No matter how well a game may handle these concepts, it's unfortunate that many referees and players pay the minimum of lip-service to these intricacies, once play begins, or "forget" anything that is inconvenient. Their characters lurch from one adventure to another, with most of their personality and history ignored in the interests of expediency.
It's a pity, because some of the most effective role playing situations come from conflicts between these aspects of a character and the needs of the adventure; that's one of the reasons why these rules and systems were invented. Most referees find that players who do their utmost to stay in character, even if it means lost opportunities or a risk of death, are far more satisfying than those whose who always follow the most expedient path. Think of it as though you were meeting the character; would you prefer to encounter someone with a strong personality and opinions, or someone who never gave you a straight answer and instantly changed their attitude if it would gain them a tiny advantage? I know who I would be most likely to trust.
Of course there can be snags; keeping track of a character's complex background, or trying to imagine how they will behave in a particular situation, can be difficult for everyone in a game, and sometimes leads to arguments or misunderstandings. I tend to think that these occasional problems are worth it, but as usual opinions can differ.
One way to decide if a character is "real" enough is to go through a check-list of relationships, goals, and attitudes, building up what amounts to a comprehensive CV. Several games offer these lists, sometimes taking things to a ridiculous level of completeness. Another way, a good deal simpler, is to try to sum up the character in a few words and see if he, she, or it still sounds interesting. If a searing in-depth analysis reveals that your character is "A barbarian with a big axe" and little more it's possible that more work is needed.
Maybe it's time for me to put my money where my mouth is, and offer a small prize for the most interesting character description. But, in order to make the competition more challenging (and to avoid wading through 10,000 word entries), there is a small snag. You must describe the character in exactly a hundred words, with up to fifeen additional words for a title. This is a literary form known as the Drabble (see The Drabble Project and later works, sold in aid of charity by Beccon Publications), and is surprisingly difficult to write.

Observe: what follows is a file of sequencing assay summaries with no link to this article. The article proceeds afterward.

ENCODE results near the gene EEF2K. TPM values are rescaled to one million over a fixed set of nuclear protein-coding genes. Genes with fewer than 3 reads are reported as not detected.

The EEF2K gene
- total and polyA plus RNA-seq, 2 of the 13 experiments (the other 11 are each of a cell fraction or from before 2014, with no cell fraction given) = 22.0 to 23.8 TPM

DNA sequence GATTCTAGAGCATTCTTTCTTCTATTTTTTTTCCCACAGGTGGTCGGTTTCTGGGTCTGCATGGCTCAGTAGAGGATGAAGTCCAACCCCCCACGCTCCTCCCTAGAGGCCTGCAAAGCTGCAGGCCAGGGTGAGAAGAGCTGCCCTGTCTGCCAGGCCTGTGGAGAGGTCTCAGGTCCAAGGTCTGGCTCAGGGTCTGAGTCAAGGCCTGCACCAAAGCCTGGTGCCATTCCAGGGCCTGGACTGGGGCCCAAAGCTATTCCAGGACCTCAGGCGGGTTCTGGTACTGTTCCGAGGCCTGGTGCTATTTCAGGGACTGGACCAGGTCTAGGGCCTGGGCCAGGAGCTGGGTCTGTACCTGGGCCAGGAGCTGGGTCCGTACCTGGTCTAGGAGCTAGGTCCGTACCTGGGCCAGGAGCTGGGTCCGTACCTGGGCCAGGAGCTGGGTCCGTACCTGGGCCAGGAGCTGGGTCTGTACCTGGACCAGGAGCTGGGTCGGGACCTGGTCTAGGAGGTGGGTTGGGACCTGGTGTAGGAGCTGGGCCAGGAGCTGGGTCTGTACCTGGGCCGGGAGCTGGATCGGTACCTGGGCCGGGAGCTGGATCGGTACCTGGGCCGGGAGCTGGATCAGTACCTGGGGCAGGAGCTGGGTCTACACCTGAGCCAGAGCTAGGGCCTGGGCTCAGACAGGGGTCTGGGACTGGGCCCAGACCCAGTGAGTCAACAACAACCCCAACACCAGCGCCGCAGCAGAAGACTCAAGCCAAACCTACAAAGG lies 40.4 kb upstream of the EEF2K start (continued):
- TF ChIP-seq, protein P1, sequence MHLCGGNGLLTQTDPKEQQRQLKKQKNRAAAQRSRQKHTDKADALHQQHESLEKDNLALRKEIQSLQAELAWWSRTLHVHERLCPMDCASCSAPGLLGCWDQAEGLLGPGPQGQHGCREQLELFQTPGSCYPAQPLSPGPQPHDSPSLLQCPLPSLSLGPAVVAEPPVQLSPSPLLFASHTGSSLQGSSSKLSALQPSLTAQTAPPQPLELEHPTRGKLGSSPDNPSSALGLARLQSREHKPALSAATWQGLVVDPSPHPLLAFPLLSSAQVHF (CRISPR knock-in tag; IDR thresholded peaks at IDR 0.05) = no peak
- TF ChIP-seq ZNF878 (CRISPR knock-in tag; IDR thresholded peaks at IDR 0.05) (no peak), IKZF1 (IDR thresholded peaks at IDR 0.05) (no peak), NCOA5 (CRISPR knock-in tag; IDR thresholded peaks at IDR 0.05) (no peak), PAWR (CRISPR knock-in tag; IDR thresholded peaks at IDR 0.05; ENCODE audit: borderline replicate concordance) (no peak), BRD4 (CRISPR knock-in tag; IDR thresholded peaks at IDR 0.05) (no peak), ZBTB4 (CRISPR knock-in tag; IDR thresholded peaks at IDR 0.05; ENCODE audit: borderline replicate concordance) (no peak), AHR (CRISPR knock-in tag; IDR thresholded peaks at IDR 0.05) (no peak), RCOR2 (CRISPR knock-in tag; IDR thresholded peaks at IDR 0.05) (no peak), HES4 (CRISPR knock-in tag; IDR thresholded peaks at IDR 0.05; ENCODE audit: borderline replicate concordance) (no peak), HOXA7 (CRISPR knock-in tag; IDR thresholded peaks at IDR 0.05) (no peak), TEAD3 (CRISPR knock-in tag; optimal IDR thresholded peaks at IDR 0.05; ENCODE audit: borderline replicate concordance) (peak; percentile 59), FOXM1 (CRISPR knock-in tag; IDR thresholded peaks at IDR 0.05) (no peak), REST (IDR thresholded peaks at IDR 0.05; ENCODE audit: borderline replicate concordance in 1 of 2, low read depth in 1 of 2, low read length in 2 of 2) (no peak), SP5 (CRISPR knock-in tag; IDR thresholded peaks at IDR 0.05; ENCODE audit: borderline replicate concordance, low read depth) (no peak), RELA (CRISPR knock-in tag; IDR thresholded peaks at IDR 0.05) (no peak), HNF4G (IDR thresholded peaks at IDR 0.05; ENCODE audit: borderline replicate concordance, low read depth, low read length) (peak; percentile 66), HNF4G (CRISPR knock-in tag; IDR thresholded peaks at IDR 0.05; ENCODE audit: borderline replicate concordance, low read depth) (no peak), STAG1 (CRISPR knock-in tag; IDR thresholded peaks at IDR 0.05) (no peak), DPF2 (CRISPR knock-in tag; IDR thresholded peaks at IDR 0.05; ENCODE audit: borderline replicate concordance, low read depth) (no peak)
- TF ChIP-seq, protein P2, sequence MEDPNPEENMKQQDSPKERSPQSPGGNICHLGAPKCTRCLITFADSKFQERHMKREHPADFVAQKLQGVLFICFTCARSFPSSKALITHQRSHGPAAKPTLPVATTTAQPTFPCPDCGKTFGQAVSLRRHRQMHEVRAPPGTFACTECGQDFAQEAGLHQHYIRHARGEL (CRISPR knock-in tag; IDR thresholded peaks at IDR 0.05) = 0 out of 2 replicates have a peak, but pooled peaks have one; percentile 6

Here's an example, an apparent damsel in distress from one of my more melodramatic Edwardian adventures; this became a piece of blank verse, more or less accidentally, as I wrote it:
A Femme Fatale (inspired by Federation President Servalan)
An aristocratic damsel in distress, pale foreign beauty held in durance vile. Beware this stranger, those who aid her are soon in danger.
Strange plots and stratagems abound, mysterious voyages and cargoes are found, and desperate traps.
How lucky to find such protectors, to clothe her, expensively, as befits her rank, to follow this tangled trail wherever it leads, and earn her thanks.
No surprise if romance is in the air, and rivals for her hand take less than perfect care.
The instigator of it all, she is content to wait. She plans a cunning trap, and is its bait...
The competition is simple. Write a description of a character you have designed as an NPC or adventurer for a role-playing game. It must be EXACTLY a hundred words, with no more than fifteen words in the title. Hyphenated words may be questioned. You are strongly advised to count your words VERY carefully, the editors of the Drabble Project books received a surprising number of entries with an incorrect word count. Most word processors get these things wrong. There are three prizes, chosen on the basis of cheapness and handiness:
Please indicate your first, second, and third choices. Entries must be received by the end of February 1999.
Entries remain the property of their authors, but may be published in Odyssey. There is no guarantee that all three prizes will be awarded, or that entries will be published. If you are under 18 your entry must be signed by a parent or guardian. You can enter by post to Marcus Rowland, 22 Westbourne Park Villas, London W2 5EA, but entries will not be returned unless an SAE is enclosed. Or e-mail entries to firstname.lastname@example.org
Marcus L. Rowland
Needless to say, the competition has long since closed. The winners were Arthur Goodman, Steve Jones, and Nathan Knaack. The winning entries are on my web page, follow the links to Odyssey magazine.